"Neither the apostles, therefore nor the Gospels, have anywhere imposed…Easter…The Savior and His apostles have enjoined us by no law to keep this feast [Easter]…And that the observance originated not by legislation [of the apostles], but as a custom the facts themselves indicate"
Socrates Scholasticus, Ecclesiastical History V, chapter 22).

So, shouldn't we as christians do the right thing and repudiate this false celebration, and return to our roots, celebrating Passover?

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#2    Big Bad Voodoo

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Posted 02 April 2012 - 07:39 PM

As I once read that Bunny and eggs were connected with Slavic paganism. Slavic have beliefs about those colorfull eggs.

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#3    Rlyeh

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Posted 02 April 2012 - 07:51 PM

Hell if they have no problem using pagan days and a pagan alphabet, why not?


#4    Big Bad Voodoo

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Posted 02 April 2012 - 08:07 PM

View PostRlyeh, on 02 April 2012 - 07:51 PM, said:

Hell if they have no problem using pagan days and a pagan alphabet, why not?
Pagan alphabet? :blink:

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For we are opposed around the world by a monolithic and ruthless conspiracy..."

#5    Jor-el

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Posted 02 April 2012 - 08:16 PM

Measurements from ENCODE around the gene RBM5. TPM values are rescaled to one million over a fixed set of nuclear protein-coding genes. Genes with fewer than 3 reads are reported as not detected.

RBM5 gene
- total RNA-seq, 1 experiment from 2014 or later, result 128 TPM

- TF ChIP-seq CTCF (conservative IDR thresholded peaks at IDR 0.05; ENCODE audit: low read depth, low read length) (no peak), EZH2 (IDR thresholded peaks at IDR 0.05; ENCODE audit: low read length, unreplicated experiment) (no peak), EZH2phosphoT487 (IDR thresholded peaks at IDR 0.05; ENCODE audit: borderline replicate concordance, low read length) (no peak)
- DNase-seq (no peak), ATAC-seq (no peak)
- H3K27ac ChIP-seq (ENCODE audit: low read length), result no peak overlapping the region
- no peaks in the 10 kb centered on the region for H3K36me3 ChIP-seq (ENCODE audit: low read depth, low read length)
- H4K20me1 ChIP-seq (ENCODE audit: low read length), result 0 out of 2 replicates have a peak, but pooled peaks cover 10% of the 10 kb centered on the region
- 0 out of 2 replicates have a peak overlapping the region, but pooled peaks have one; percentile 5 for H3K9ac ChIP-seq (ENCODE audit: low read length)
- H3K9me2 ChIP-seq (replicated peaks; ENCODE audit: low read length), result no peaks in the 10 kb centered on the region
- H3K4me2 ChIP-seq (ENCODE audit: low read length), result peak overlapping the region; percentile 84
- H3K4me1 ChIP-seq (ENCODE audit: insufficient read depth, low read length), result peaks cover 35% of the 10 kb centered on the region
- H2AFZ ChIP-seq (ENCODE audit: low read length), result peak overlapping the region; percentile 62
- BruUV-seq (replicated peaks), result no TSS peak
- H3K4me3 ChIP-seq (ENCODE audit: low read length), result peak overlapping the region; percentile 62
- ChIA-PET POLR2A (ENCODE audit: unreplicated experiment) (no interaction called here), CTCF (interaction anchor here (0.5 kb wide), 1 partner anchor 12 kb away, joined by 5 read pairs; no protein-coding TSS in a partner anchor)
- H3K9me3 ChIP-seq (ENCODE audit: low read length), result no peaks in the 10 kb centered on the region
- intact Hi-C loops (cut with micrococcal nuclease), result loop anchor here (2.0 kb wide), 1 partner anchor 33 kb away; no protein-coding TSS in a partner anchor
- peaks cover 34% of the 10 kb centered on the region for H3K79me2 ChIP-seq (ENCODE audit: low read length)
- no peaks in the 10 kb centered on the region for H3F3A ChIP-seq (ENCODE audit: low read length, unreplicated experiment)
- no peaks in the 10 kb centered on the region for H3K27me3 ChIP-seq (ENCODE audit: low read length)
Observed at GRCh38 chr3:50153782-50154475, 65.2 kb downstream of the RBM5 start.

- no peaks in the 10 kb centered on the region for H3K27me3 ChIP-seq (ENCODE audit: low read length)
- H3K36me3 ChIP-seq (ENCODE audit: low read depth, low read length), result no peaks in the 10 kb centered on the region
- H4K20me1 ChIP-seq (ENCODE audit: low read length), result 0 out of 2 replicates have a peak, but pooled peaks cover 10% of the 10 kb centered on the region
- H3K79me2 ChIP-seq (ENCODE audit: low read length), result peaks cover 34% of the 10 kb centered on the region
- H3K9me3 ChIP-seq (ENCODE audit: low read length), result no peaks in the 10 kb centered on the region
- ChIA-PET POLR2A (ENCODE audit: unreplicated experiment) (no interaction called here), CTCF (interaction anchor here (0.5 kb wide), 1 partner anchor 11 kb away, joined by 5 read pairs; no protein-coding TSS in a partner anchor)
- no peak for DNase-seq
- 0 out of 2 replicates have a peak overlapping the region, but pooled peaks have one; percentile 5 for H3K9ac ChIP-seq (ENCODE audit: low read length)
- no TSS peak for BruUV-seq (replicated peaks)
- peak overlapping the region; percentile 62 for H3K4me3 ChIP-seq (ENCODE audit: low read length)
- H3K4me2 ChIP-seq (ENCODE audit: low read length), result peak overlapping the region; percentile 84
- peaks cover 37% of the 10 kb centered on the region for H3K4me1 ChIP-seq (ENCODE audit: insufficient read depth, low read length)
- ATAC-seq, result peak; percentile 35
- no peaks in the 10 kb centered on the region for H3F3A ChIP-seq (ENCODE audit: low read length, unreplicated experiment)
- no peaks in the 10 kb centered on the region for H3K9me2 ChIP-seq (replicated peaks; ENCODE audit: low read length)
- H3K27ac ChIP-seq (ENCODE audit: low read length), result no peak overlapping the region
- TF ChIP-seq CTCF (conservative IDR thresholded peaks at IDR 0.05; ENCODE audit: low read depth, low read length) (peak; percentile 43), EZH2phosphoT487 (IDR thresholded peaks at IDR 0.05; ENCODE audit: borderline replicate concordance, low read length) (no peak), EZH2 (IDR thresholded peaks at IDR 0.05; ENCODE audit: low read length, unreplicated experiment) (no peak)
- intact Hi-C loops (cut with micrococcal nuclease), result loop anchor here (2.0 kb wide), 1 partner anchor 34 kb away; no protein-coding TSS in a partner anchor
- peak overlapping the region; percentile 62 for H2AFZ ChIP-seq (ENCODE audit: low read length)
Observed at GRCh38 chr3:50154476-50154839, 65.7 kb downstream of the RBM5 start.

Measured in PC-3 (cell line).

View PostMelo, on 02 April 2012 - 08:07 PM, said:

Pagan alphabet? :blink:
Our alphabet is Latin based, thus it came from the Romans, who took it from the Greeks, who created the 1st true modern alphabet.

Naturally this has nothing to do with the OP itself.

Edited by Saru, 04 April 2012 - 06:22 PM.
Removed quote of deleted post

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#6    HerNibs

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Posted 02 April 2012 - 08:24 PM

I celebrate it.  :)  All the colors and springtime stuff.  Eggs, candy, gifts, etc.

Having a big dinner on Sunday.  My daughter-in-law celebrates only the Christian version (Jesus back from the dead, etc.)

I just combine everything.  She takes the granddaughters to church in the morning.  Then to my house for the "pagan" celebration.

She says a quick prayer before dinner.  Those of us that don't believe just sit quietly and respectfully because we love her and the girls.

Not a huge deal but a wonderful time.  She is worshipping in her way and we celebrate the spring in ours.  

Combines beautifully.

Nibs

Whoops - forgot to add -